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Job seekers targeted by Cameron

Job seekers will be expected to spend longer looking for work and take jobs further from home or face losing benefits as part of a Conservative-led welfare crackdown, the party has said.

Prime Minister David Cameron made forcing the jobless to do more to deserve state help a key theme of his 2010 election campaign and will again highlight the issue in his conference speech on Wednesday.

Party officials said the most recent academic research suggests the unemployed spent an average of just eight minutes a day looking for work - five times less than in the US and three times less than in France.

An expectation of devoting "several hours" to the task instead will now be included in the conditions attached to Jobseeker's Allowance (JSA) - though no exact figure has yet been announced.

The rules are also to be changed to force the 1.58 million people on benefits to take up jobs up to 90 minutes from their homes - 30 minutes more than the commute requirement imposed on many of them at present.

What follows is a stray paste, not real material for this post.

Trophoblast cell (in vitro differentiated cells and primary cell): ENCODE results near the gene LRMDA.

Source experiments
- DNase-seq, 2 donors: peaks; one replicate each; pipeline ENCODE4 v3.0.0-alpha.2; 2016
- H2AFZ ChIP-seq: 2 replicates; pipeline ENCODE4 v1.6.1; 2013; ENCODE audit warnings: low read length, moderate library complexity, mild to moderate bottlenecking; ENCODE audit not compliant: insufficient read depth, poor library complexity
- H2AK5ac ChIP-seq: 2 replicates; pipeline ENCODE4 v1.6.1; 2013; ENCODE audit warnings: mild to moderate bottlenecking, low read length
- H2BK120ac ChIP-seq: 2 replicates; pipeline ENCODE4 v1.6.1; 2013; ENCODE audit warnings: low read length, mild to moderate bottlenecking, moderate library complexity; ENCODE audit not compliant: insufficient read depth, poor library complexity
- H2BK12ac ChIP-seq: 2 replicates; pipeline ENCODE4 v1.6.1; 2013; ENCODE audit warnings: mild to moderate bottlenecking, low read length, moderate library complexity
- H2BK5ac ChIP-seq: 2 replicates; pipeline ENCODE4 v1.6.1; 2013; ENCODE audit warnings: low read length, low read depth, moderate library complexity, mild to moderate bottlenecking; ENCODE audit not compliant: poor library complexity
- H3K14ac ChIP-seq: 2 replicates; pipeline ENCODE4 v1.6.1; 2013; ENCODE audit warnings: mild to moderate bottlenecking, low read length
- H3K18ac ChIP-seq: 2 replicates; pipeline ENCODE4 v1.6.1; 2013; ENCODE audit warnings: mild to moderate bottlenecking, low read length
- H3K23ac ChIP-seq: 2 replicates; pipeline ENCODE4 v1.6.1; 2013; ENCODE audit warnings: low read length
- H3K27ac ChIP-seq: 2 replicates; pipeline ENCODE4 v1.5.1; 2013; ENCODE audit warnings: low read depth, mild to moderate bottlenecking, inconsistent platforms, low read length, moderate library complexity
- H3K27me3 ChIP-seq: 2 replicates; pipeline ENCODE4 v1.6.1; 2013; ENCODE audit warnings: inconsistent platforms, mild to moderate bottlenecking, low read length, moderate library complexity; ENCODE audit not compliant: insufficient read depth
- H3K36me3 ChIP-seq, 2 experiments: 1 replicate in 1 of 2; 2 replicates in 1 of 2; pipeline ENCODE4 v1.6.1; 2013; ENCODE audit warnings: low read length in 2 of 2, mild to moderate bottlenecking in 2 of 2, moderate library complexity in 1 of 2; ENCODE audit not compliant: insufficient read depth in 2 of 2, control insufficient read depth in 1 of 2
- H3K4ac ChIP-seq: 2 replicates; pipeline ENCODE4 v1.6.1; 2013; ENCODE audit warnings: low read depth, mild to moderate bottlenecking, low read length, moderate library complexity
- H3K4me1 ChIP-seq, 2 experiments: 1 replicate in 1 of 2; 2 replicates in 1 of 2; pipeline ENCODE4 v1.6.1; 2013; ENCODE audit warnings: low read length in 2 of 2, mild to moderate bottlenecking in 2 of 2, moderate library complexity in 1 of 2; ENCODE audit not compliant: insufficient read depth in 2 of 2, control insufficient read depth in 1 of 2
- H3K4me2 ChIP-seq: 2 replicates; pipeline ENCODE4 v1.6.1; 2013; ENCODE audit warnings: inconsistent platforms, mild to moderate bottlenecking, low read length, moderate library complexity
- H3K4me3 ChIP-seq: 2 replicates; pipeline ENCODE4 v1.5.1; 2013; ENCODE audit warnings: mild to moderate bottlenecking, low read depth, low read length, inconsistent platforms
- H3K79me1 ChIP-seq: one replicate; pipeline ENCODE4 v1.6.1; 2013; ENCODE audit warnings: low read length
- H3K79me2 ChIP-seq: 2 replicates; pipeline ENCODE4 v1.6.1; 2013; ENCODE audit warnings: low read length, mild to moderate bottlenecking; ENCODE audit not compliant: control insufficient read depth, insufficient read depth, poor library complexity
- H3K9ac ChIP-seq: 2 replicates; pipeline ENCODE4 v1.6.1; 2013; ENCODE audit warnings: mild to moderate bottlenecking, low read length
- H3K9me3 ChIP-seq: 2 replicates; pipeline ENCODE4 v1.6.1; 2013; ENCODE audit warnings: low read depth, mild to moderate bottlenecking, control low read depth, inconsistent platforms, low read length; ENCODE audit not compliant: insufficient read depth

Under the existing rules, nothing more than an hour away has to be taken up on pain of losing payouts for the first 13 weeks of the claim but that will be scrapped and replaced with an immediate 90-minute radius.

Trials will begin later this year of new methods to check up on whether claimants are meeting the conditions of their state help, including a move to weekly rather than fortnightly reporting.

Speaking on the eve of his keynote address to party members in Manchester, Mr Cameron challenged Labour leader Ed Miliband's claim that Labour is opposed to the culture of "something for nothing" in British society.

"I have been saying for five years that if you put into society you should get out of society," he said.

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